Saturday, 18 November 2017

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Conviction Congolese army officer "major boost in fight against impunity"

MONUSCO Photos / 21 August 2014 a victim is testifying before the Military Court of South Kivu Province during the trial of Lt-Colonel Bedi Mobuli Engangela alias 106 / Flickr 2.0 Generic CC BY-SA 2.0

19 December 2014 – The conviction of 'Colonel 106' is "a major boost in the fight against impunity in the DRC", says UN High Commissioner for Human Rights Zeid Ra'ad Al Hussein. Lieutenant Colonel Bedi Mobuli Engangela was sentenced to life imprisonment for his crimes committed in the eastern Democratic Republic of the Congo between 2005 and 2007.

"Such a high-profile conviction of a senior officer will, I hope, bring some measure of comfort and catharsis to the victims of the horrific human rights violations committed and ordered by Engangela", Zeid said.

According to UN Special Representative on Sexual Violence in Conflict Zainab Hawa Bangura, the verdict sends a "very clear message to perpetrators of sexual violence in DRC that they cannot hide behind a badge or evade justice with a uniform."


Who is 'Colonel 106'?

Former FARDC (DRC national armed forces) Lieutenant Colonel Bedi Mobuli Engangela, called 'Colonel 106' after the battalion he commanded in South Kivu, was one of five senior officers of the FARDC suspected of having committed serious human rights abuses.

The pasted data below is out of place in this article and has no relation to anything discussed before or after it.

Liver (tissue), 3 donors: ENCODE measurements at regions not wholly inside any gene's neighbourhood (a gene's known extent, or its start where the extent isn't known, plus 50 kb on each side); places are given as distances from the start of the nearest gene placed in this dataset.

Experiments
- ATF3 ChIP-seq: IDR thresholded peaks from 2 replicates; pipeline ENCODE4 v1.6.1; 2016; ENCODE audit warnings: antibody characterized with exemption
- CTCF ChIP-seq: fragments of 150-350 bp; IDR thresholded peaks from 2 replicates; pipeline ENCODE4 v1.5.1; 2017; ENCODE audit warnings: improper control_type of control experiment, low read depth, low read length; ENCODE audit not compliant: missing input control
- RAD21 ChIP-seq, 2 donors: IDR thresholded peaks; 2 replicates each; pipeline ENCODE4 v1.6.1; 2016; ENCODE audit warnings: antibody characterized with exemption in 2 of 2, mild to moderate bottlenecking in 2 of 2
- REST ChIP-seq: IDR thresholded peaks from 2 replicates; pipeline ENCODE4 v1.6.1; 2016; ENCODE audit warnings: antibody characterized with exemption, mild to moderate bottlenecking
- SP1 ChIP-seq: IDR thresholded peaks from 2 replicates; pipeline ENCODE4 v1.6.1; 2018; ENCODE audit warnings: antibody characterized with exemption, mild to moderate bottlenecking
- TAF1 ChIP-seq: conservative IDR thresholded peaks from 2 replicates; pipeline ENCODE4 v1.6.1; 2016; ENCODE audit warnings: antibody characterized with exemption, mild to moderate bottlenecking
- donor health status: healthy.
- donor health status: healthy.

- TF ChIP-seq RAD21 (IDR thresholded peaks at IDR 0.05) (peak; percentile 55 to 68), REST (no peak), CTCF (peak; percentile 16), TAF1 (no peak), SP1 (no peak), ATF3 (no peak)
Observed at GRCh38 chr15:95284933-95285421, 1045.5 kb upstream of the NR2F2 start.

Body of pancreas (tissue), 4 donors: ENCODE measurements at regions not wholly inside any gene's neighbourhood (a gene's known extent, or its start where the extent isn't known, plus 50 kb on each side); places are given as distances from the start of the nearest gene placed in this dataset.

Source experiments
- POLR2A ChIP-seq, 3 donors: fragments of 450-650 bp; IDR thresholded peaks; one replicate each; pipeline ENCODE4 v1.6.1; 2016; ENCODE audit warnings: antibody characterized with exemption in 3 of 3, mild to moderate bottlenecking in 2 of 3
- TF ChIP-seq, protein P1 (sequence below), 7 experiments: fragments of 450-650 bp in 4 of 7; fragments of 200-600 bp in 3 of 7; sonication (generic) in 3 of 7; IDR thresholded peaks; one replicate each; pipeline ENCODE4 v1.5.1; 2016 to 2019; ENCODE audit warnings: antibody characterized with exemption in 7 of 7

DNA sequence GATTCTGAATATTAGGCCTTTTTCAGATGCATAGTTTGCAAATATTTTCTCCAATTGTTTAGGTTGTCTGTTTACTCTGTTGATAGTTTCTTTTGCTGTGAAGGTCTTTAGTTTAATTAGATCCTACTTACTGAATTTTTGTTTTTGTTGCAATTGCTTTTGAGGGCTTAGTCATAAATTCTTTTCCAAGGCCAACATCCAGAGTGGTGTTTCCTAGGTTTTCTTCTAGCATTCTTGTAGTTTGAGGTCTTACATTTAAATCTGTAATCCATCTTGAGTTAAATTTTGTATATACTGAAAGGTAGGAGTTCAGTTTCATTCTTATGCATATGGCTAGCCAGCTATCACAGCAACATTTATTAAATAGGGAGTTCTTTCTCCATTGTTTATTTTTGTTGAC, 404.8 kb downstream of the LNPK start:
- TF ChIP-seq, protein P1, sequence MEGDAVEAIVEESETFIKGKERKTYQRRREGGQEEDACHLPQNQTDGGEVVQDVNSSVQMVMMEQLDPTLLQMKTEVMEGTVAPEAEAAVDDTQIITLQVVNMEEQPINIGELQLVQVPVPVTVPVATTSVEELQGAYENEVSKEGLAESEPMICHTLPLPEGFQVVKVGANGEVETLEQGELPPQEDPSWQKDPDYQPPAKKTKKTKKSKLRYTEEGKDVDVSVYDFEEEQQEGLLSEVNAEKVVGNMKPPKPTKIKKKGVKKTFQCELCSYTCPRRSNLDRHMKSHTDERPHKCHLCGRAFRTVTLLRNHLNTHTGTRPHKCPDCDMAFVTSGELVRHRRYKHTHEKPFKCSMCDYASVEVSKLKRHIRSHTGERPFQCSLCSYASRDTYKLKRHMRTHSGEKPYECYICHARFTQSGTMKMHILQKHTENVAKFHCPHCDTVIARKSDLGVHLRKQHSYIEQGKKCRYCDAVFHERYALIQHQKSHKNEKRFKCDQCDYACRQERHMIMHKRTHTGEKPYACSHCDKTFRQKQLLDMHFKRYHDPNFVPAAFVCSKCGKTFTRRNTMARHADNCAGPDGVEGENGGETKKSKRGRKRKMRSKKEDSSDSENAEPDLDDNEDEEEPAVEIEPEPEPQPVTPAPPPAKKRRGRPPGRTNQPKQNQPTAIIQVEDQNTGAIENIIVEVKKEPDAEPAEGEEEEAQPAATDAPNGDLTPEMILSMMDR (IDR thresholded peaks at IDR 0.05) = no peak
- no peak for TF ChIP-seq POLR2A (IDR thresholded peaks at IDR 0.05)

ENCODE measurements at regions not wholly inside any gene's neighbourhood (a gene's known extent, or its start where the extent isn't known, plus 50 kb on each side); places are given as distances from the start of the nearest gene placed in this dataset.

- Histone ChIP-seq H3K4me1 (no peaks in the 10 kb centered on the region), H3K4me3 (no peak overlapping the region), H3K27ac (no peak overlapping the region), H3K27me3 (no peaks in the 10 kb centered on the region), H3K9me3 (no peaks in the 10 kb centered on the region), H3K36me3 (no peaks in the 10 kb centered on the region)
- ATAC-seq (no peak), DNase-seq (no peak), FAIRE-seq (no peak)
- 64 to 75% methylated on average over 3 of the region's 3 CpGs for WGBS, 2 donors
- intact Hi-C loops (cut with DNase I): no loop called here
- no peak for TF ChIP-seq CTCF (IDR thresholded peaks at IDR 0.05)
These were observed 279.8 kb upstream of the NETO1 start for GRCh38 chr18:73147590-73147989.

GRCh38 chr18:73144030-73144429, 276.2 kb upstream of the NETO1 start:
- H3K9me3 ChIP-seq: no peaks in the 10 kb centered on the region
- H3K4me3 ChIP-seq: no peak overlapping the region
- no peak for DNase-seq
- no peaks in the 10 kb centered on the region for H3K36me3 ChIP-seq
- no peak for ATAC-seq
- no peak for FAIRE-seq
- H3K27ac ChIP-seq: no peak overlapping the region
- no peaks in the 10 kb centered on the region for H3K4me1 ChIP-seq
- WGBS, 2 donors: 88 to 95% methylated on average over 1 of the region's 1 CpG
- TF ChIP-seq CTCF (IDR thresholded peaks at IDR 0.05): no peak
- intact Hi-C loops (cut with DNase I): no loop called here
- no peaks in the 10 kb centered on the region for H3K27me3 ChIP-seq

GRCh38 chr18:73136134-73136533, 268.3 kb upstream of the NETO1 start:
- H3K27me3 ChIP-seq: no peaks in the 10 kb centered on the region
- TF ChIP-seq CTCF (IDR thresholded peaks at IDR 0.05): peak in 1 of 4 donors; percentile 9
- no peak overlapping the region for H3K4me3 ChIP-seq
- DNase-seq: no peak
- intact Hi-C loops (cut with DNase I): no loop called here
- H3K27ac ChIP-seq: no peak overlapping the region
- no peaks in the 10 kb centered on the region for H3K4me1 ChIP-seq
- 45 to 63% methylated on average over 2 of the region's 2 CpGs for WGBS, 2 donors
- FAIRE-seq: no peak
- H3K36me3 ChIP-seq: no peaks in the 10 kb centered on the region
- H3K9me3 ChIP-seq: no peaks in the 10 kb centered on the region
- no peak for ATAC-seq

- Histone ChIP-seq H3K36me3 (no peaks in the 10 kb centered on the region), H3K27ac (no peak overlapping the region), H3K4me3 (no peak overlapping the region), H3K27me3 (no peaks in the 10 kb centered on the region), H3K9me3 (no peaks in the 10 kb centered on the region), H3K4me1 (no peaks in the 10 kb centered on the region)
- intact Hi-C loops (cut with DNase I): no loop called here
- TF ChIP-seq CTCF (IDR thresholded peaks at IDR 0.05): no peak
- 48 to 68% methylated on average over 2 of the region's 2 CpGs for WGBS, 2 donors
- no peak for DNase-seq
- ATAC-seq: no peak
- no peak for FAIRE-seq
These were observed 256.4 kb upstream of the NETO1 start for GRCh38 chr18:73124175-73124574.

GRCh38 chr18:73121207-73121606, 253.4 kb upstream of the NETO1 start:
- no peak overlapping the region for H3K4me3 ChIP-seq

In 2007, the UN urged the DRC Government to bring to justice perpetrators of sexual violence, including commanding officers involved in a number of cases. Three years later, an arrest warrant was issued for 'Colonel 106'.


Build on the momentum created

Engangela's conviction comes a month after another high-ranking officer, General Jérôme Kakwavu, was sentenced to 10 years in prison for rape and war crimes committed in Ituri district by himself and his armed FAPC-group between 2003 and 2005.

"With these prosecutions and sentencing the courts have also shown survivors that their voices and cries have been heard, and they will not have to suffer in silence or be denied justice, because their Government supports their right to redress," Ms. Bangura stated.

The UN High Commissioner now calls on the authorities in the DRC to build on the momentum created by these cases to continue to prioritise justice and accountability for gross human rights violations, and to ensure that victims of such crimes receive adequate assistance and compensation.

"Equally, the authorities should ensure that the rights of the accused – to a fair trial and to appeal judicial decisions – are fully respected", Zeid concluded.


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